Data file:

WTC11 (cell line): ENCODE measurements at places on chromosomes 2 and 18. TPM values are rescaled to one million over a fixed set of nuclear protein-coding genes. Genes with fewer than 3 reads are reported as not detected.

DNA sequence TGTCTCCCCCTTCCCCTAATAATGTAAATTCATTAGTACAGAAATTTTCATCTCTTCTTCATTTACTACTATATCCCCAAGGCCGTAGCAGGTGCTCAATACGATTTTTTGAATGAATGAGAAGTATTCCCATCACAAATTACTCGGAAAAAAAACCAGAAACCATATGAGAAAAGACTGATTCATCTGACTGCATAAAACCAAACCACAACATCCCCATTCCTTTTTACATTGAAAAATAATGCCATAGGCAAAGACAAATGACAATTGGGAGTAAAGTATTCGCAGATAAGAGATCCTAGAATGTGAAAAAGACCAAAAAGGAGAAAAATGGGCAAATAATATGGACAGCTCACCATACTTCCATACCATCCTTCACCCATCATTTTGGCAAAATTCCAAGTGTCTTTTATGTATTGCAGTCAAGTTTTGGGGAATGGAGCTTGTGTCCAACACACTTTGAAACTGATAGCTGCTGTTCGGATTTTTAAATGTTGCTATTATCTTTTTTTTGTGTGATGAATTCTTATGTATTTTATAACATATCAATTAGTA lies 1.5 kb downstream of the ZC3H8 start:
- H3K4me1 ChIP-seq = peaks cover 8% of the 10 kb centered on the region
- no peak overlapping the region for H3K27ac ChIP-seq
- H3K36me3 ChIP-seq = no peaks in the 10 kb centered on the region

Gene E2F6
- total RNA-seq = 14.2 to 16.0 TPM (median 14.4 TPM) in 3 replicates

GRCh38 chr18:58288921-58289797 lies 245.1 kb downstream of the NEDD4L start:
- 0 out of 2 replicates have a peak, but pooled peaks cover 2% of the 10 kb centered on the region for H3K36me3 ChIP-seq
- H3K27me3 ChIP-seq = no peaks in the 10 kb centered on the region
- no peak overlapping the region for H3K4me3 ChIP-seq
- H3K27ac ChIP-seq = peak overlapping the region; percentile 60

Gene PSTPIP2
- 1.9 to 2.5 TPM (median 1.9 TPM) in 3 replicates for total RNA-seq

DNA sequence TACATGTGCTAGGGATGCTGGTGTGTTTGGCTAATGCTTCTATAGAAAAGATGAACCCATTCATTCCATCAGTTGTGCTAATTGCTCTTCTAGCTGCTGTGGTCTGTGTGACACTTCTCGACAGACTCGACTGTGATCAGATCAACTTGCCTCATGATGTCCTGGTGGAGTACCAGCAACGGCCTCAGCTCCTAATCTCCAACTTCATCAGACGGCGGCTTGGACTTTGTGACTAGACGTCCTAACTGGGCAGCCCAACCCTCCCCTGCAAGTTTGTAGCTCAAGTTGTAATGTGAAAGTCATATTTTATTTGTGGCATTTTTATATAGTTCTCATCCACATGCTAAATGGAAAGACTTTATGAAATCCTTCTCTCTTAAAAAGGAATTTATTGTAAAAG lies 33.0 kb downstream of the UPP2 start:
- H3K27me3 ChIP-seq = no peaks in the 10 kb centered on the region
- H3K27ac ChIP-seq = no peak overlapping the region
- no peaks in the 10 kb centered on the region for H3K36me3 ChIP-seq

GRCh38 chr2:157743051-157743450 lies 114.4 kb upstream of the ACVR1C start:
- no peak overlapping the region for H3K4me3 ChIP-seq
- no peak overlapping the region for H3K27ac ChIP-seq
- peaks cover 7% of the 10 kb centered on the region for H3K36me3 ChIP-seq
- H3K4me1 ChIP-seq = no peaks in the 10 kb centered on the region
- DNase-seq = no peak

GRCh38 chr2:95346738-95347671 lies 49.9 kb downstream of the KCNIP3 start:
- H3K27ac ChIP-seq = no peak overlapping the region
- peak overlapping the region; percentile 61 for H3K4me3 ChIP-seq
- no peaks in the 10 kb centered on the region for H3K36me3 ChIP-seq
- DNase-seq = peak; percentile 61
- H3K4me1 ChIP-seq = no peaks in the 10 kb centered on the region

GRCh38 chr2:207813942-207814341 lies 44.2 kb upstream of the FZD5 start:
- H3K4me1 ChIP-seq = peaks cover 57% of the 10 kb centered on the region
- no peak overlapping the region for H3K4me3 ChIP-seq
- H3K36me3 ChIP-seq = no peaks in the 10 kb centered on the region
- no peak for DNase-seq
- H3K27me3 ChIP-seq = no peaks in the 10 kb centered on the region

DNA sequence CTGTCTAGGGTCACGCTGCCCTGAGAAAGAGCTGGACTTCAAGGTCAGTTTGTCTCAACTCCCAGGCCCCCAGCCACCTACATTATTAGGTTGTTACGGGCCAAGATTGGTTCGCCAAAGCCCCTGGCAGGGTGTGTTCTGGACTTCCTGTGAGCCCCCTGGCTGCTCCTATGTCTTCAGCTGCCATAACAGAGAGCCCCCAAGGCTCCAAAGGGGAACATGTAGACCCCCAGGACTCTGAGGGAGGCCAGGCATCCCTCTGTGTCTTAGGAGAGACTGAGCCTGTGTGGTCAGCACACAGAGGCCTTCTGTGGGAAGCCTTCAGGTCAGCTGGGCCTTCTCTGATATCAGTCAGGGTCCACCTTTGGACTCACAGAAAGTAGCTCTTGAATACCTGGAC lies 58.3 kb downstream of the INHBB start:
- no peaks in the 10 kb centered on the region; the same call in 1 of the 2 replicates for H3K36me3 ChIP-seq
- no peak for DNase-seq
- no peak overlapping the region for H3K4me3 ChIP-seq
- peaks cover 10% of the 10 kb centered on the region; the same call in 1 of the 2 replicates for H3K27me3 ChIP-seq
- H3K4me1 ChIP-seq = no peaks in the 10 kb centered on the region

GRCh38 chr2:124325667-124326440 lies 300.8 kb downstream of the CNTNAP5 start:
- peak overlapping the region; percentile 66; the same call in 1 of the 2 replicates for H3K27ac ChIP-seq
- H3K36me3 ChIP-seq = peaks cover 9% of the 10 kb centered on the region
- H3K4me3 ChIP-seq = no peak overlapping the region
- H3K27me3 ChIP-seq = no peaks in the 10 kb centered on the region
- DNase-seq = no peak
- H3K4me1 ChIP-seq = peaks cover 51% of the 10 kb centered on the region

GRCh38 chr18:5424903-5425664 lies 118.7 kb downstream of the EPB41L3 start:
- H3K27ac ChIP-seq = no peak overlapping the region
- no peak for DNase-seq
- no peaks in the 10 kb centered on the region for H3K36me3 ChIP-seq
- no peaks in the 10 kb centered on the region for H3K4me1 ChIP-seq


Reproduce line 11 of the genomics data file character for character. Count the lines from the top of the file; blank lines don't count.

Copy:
- no peak overlapping the region for H3K4me3 ChIP-seq